Reviewed – 14th June 2018
“overall this is a cohesive, intelligent and exciting production”
The play begins in darkness, because, as our audio describer notes, this will be some people’s experience of the whole show. In a disconcertingly plausible dystopia, the world is divided into people deemed as functioning and non-functioning. Non-functioning people don’t have access to education or healthcare. Functioning people can be denied the support they need. When Libby is given a new robot device called ‘Libby’s Eyes’ to assist her with her sight, the device quickly begins to take on a mind of its own.
Written by Amy Bethan Evans, this is a play about living with a visual impairment, the government’s attitude towards disabilities, and sentient technology. It is also about human relationships, family, and personal autonomy as everyone tries to send Libby’s life in a certain direction. The cast are all strong, both as individuals and in the lovely ensemble scene change moments that document Libby’s journeys to and from work, funny and well-observed snippets of conversation floating around her. Holly Joyce as Ali has some particularly lovely moments, warm and moving in her portrayal of Libby’s mum. Louise Kempton’s audio describer is also wonderfully witty, gradually subsuming the role of the narrator, commenting and interjecting as the play progresses, paralleling Libby’s own device’s trajectory from robot to sentient object. This is a very clever play with constant parallels being drawn between the ideas of functionality and ableism. Georgie Morrell plays the central role of Libby, and she delivers it with an infectious playfulness and determination.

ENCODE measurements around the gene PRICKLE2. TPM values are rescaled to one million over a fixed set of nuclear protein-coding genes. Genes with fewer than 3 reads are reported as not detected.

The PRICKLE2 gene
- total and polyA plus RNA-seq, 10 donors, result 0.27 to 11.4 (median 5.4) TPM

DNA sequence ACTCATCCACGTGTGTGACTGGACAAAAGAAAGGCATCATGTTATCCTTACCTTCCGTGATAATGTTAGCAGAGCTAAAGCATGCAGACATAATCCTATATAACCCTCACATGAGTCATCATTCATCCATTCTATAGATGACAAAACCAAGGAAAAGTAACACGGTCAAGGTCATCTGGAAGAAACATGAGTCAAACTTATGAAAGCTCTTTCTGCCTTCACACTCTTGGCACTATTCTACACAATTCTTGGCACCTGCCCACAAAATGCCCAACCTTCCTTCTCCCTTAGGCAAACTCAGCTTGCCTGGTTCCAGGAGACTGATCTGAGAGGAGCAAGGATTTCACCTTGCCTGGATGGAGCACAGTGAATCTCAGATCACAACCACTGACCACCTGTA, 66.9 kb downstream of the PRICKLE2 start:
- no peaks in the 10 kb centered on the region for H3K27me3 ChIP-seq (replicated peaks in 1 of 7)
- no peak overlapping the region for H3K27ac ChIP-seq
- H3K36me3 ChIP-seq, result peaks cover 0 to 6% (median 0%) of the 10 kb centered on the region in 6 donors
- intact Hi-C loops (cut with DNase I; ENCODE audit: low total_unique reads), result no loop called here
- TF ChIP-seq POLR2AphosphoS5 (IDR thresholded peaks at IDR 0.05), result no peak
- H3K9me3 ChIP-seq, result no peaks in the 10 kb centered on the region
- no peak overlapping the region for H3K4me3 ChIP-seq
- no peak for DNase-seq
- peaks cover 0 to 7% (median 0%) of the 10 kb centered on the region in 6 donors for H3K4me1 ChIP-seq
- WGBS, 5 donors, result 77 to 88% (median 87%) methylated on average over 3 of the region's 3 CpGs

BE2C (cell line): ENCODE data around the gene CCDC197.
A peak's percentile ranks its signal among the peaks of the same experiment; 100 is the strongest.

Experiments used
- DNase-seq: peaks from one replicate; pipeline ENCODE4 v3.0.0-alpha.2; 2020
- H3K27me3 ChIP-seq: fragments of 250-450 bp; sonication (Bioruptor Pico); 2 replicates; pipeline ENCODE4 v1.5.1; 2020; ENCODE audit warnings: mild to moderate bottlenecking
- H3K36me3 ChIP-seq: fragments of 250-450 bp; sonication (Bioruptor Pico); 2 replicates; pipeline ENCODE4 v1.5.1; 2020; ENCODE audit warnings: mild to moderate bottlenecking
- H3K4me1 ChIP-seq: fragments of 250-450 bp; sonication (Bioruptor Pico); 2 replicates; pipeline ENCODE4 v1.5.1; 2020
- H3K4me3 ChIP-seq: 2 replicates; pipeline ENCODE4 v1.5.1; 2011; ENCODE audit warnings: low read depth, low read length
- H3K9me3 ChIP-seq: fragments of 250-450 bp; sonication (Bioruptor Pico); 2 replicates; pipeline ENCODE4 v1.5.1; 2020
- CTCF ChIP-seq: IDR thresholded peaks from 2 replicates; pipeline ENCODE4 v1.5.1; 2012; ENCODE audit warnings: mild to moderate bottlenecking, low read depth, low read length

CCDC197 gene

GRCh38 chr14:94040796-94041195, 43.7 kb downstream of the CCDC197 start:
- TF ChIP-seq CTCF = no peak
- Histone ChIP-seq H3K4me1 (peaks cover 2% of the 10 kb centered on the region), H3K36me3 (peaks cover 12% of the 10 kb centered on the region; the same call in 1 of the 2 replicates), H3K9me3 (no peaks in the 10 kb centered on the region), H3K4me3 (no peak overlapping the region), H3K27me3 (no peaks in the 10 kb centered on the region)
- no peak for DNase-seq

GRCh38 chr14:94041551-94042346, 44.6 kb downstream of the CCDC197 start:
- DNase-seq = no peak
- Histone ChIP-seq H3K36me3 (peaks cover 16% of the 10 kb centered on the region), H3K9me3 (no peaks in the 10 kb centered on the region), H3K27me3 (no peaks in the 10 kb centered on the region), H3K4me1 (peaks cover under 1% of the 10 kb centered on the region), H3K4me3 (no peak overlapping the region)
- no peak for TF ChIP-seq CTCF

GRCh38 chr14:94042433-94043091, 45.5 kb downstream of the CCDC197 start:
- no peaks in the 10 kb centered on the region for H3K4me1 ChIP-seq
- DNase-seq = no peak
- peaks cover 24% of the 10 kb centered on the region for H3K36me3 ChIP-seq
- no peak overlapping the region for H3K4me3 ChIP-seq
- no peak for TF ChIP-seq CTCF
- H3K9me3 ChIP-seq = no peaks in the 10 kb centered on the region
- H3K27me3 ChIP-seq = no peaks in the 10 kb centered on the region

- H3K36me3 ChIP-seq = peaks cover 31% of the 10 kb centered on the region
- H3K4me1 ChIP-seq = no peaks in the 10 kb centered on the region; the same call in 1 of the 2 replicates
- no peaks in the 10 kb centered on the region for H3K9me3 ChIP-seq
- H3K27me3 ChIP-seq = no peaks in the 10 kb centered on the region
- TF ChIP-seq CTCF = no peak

Some moments are a little clumsy, and a more slick performance would push this piece to the next level, but overall this is a cohesive, intelligent and exciting production. The play strikes a wonderful balance between entertaining its audience, clever, playful and moving, whilst still raising awareness about the way that society and political institutions respond to disability.
Reviewed by Amelia Brown
The Bunker until 7th July
Previously reviewed at this venue